“The Essential Dykes to Watch Out For”: 25 years of laughing at ourselves

This year is the 25th anniversary of Dykes to Watch Out For. I’ll let that soak in for a minute while you admire the comic strip’s awesome creator, Alison Bechdel.

DTWOF has kept me sane more than once over the past couple of decades. When I came out in the late 80s, lesbians tended not to laugh at themselves. I don’t mean they were humorless — at least not all the time — but activism was beyond exhausting; it was dangerous. Being a lesbian was an identity as much as a sexual orientation. “Lesbian visibility” was about being able to see whom you were dancing with at the bar; mainstream media didn’t know we existed or, more likely, didn’t care.

As someone who tends to find something to laugh about in the most sober of circumstances, I often had to bite my tongue. So discovering Dykes to Watch Out For, in which Bechdel takes delight in the irony of lesbian life, let me know that I wasn’t alone. It also cracked me up. It still does.

Finally, we have a collection: The Essential Dykes to Watch Out For, a beautiful hardback volume with material from Bechdel’s 11 earlier books, plus 60 new strips that were never before published in book form.

In case the cover doesn’t ring a bell, it’s a tribute to Norman Rockwell’s 1948 Saturday Evening Post cover, “Gossips.” I love Norman Rockwell and I’m not ashamed to admit it.

Essential DTWOF starts at the beginning, with the first published strip of the series. (Click the individual strips to enlarge.)

Mo has been the heart of the comic ever since. We’ve lived through her relationships and lack thereof, her lesbian and feminist causes and her career path from Madwimmen Books clerk to librarian. The funniest bits come as she and her friends act like, well, dykes, trying to balance their personal lives with their beliefs.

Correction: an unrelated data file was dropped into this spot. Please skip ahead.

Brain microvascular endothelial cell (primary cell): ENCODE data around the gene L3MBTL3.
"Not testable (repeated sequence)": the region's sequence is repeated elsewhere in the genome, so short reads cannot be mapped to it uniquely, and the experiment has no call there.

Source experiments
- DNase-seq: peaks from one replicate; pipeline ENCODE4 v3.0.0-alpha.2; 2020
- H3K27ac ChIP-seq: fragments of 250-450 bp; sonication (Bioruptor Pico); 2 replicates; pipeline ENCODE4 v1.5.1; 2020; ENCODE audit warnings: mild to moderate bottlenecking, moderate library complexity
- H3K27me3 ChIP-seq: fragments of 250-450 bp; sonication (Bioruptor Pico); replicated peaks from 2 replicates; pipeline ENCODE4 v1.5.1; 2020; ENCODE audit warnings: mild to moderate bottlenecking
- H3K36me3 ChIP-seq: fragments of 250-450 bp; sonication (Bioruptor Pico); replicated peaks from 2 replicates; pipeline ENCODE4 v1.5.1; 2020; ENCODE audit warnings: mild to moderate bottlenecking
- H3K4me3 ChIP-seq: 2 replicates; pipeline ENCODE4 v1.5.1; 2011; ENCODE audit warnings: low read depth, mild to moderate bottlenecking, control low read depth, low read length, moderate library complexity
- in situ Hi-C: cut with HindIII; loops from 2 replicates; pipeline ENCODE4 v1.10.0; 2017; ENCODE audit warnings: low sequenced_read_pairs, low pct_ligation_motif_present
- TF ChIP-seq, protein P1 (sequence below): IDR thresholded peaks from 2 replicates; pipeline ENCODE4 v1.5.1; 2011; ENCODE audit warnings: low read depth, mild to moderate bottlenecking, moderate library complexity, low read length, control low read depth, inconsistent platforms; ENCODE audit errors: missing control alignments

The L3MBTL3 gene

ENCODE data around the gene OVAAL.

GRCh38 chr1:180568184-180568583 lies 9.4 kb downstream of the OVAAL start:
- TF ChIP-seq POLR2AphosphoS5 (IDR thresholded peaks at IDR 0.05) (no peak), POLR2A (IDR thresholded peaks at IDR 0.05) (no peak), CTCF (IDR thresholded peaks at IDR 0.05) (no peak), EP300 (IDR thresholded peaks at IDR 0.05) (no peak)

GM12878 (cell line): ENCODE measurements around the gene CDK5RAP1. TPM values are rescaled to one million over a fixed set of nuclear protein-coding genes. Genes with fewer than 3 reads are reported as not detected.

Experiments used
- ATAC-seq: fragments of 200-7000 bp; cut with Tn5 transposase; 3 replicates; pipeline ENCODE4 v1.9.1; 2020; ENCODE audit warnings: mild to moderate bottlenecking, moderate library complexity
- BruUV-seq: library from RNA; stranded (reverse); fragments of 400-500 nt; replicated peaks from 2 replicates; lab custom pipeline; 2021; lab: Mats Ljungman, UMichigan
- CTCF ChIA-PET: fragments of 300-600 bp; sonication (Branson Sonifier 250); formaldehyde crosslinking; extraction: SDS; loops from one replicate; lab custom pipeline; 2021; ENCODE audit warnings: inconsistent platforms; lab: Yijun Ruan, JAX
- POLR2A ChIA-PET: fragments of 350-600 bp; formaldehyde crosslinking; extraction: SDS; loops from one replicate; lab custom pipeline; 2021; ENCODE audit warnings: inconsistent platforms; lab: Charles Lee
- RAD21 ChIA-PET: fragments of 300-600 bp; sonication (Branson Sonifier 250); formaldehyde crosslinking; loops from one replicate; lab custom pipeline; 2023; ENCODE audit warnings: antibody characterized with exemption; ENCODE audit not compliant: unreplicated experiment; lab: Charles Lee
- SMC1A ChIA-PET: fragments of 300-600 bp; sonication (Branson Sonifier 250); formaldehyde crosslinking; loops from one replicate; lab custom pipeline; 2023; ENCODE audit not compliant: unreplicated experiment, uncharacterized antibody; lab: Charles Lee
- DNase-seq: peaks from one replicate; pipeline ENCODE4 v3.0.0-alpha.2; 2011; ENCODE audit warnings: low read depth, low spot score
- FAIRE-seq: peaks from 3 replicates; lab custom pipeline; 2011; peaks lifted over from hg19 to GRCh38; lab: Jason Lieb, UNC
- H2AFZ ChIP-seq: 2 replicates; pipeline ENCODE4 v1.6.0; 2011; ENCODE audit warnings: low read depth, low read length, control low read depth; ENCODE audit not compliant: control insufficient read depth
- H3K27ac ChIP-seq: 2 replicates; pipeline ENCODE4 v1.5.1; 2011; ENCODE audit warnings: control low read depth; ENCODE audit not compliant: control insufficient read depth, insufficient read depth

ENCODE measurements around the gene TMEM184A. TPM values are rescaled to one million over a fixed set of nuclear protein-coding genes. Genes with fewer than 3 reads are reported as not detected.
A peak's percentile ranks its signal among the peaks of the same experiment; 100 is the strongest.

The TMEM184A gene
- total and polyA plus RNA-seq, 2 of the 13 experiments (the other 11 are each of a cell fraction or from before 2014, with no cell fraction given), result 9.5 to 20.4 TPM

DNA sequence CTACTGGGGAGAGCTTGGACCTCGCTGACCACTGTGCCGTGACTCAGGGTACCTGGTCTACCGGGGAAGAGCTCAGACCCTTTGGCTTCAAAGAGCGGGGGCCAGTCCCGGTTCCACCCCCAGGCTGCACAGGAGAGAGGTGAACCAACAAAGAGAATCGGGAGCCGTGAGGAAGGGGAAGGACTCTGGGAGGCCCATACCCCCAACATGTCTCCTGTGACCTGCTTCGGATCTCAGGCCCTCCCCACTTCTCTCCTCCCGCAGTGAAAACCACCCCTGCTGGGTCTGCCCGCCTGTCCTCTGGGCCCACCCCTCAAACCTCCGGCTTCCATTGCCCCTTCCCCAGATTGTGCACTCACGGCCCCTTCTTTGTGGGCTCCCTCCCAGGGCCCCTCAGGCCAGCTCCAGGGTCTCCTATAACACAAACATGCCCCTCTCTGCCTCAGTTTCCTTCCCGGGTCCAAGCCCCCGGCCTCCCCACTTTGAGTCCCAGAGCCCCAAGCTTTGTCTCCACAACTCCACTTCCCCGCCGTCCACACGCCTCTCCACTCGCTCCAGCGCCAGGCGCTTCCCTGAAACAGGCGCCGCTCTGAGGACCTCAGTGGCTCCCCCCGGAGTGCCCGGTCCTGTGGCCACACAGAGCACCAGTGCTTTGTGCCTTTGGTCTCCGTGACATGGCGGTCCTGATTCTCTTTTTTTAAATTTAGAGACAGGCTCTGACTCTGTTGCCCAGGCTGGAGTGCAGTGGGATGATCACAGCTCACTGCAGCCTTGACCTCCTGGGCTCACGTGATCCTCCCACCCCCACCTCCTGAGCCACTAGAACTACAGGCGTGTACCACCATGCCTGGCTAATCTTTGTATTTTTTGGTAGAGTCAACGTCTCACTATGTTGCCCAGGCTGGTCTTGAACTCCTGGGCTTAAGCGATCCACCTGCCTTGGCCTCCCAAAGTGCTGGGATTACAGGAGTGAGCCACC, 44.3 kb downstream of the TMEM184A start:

Much of Bechdel’s brilliance is in the details: a Xena T-shirt here, a package of instant hummus there. A lesbian mom reads Everyone Poops to her toddler. A sign on the feminist bookstore bulletin board promotes a “Marathon 12-hour Inner Child Workshop.” The context of lesbian culture and current events makes every strip recognizable.

Here’s one of my personal favorites. How could I not love such a clear illustration of the erotic power of the word “syzygy”?

At the moment, Bechdel is not writing new episodes of Dykes to Watch Out For. She’s working on a graphic novel in the spirit of Fun Home, this time about relationships. If she returns to the strip, she won’t do so until 2010, when the new book is released. She hints that she may be finished with the strip for good, but the last episode certainly doesn’t feel like an ending.

In any case, The Essential Dykes to Watch Out For is a great way to catch up on the comic strip and on the past 25 years of lesbian life. The artwork is incredible, the dialogue is hilarious and the characters will become your friends. Just don’t start reading when you have something else to do. Once you start laughing at yourself, you won’t want to stop.

Are you a DTWOF fan? When did you discover the series? Which character do you most relate to?